Patristic commentary on this text supports this interpretation. Those who spoke the language in which the New Testament was written and lived in cultures similar to those of the authors, hear in this text a critique of greed. Our Catholic colleagues tend to reference Patristics more often than we do. Luther was immersed in them. Check out this commentary on the four gospels, if you would like to find the thoughts of Augustine, Ambrose, Cyril, Bede, and others on Luke quickly. This commentary by Thomas Aquinas takes several verses at a time, and then offers commentary by various ancient writers.

“’What shall I do?’ asks the farmer.” Gregory offers, “O adversity, thou child of plenty.” It does strike me how much anxiety we have in our culture. For a society that has so much, we seem to be in chronic distress.

Gregory also adds, “For if every one receiving what is sufficient for his own necessity would leave what remains to the needy, there would be no rich or poor.”

Basil: “Art not thou then a robber, for counting as thine own what thou hast received to distribute?”

Basil: “It is the bread of the famished that thou receivest, the garment of the naked which thou hoardest in thy chest, the shoe of the barefooted which rots in thy possession, the money of the penniless which thou hast buried in the earth?”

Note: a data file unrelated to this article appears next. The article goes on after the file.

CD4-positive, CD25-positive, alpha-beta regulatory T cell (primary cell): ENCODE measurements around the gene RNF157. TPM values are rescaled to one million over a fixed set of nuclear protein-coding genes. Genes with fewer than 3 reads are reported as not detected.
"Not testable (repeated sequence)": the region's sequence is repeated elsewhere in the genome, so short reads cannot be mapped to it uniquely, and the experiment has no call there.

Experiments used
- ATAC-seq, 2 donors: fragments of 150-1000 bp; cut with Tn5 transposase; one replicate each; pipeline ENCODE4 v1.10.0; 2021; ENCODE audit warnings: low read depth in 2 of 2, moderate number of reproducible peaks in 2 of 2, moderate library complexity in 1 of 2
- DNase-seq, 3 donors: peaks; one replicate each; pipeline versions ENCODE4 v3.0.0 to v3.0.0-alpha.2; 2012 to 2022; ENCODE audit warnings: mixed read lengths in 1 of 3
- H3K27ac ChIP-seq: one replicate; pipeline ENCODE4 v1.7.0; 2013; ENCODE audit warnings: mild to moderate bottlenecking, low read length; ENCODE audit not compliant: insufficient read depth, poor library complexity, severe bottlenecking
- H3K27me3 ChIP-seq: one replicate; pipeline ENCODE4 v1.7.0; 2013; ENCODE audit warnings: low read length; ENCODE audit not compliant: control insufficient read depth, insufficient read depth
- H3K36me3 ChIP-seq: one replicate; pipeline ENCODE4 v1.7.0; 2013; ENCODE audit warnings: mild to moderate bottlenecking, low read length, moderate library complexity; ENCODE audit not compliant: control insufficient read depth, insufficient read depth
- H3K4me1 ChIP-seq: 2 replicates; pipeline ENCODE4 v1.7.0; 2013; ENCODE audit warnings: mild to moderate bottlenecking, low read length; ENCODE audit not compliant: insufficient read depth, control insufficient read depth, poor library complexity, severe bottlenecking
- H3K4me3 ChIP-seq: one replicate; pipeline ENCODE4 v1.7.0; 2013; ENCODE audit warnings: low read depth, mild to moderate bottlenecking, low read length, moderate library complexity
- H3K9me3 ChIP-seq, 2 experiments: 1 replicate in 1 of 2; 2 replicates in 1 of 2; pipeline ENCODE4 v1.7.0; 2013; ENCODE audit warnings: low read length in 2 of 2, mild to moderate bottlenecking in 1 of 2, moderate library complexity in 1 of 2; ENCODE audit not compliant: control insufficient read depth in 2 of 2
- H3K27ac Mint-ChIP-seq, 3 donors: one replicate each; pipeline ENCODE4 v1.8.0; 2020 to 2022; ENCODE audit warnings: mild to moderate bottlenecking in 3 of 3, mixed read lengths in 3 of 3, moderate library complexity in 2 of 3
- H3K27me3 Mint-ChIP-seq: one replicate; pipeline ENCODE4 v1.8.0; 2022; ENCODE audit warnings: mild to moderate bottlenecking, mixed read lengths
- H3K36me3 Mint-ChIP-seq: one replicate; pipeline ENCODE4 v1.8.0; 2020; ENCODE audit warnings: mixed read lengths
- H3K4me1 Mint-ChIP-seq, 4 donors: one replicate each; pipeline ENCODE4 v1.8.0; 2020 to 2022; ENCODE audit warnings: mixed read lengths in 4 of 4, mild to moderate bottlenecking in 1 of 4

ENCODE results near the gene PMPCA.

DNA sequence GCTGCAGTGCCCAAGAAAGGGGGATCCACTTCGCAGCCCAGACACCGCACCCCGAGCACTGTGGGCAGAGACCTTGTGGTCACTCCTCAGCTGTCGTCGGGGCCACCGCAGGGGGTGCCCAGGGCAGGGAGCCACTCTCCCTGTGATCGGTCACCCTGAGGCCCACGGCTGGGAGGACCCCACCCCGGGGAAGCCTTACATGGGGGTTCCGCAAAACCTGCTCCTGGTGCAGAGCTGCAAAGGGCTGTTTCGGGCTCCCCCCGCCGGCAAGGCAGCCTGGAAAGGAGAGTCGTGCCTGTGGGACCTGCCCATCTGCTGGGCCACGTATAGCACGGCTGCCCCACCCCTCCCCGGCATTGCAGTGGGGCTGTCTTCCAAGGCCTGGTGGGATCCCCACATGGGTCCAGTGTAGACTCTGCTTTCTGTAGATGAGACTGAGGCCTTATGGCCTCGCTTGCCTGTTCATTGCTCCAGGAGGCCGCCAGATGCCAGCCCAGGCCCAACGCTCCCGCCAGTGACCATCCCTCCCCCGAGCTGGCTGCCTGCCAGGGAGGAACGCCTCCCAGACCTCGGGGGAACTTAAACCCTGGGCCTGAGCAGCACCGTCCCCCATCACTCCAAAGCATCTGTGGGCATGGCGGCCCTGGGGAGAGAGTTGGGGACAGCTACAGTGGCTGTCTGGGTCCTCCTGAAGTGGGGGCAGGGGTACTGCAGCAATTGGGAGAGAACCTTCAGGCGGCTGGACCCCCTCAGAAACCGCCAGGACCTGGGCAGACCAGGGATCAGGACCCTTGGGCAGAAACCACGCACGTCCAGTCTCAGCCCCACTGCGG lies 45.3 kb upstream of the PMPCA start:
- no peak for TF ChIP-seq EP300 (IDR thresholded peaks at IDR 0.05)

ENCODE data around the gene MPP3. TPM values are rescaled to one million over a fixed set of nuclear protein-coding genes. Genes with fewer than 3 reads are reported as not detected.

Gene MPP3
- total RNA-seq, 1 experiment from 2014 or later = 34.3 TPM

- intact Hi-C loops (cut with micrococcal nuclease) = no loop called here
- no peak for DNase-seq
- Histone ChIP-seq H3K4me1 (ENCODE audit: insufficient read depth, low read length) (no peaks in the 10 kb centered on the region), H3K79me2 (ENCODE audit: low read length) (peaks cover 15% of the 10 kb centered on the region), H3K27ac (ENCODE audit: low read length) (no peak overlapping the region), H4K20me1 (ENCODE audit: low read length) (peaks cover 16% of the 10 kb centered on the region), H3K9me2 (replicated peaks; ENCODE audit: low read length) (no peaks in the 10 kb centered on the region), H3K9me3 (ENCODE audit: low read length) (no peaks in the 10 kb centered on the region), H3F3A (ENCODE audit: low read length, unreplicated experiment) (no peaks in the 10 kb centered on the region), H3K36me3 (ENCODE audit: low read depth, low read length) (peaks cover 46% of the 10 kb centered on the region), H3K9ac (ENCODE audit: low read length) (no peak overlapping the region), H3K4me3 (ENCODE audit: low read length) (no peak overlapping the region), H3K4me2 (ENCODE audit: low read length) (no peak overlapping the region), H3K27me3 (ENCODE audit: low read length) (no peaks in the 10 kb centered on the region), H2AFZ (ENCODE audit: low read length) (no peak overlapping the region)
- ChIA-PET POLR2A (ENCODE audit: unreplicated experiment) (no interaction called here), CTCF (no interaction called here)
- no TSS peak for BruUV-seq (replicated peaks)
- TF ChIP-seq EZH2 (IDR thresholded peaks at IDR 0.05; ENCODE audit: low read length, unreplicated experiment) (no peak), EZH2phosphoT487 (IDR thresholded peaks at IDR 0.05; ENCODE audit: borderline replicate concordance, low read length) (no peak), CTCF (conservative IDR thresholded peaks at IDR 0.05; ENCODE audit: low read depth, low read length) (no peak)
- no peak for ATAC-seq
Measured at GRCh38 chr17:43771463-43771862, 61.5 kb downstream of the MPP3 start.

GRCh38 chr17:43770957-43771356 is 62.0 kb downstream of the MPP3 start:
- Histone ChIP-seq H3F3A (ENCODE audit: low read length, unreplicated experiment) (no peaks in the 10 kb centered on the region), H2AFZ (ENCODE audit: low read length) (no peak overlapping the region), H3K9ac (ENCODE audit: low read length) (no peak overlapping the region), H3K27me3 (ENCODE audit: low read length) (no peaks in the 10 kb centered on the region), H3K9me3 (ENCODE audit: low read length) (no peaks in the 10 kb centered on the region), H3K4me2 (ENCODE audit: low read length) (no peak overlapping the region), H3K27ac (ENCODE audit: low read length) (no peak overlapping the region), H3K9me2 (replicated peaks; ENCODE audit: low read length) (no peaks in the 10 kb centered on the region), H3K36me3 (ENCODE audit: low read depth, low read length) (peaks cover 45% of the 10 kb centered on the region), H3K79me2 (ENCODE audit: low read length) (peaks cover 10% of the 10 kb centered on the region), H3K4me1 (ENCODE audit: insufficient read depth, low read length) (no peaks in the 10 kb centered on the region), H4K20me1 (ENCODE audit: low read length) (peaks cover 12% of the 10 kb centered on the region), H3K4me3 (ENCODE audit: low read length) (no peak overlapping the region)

Chrysostom: “Now it behooves us not to indulge in delights which fattening the body make lean the soul…”

Let us not over-spiritualize this parable. The earliest commentators on the Bible did not.


The rich farmer wants to store perishable crops, but it is he himself who is perishing. He would have done better to share his bread with the hungry. God calls him a fool.

Hearse with uhaul

So what are you doing with your wealth? How are you giving to the needy, whom Jesus constantly brings up in the gospels? What do you do when you have a “bumper crop”? That is, what do you do when you get a bonus, a raise, or a significant job opportunity that pays more than your current job?

It stands, of course, that the preacher must lead by example. Our preaching about generosity, sharing, simplicity, and attending to those in need will sound hollow if our lives preach a different message.

One last thought.

Does Jesus discourage saving? It may seem like it at first brush. The Scriptures as a whole, however, encourage it. Joseph is commended, in the Genesis story, for interpreting the dream with the seven fat cows and seven lean cows. He is praised for saving during the time of plenty, so that the people have food during the ensuing seven years of famine. If we are called to care for the poor, we need to be wise as serpents and innocent as doves. Jesus does not say anything bad about saving. He does, however, have a running critique of materialism. Save, but then use your resources to bless the poor. In the story of the Rich Man and Lazarus, Jesus does not criticize the rich man for having wealth. He criticizes him for not using his wealth to bless those who suffering, right in front of his nose. Jesus is not addressing saving for a rainy day, in my view. More likely, Jesus is critiquing hoarding and materialism. So don’t ditch your 401k just yet. If you’re following Christ, make sure you are serving those in need.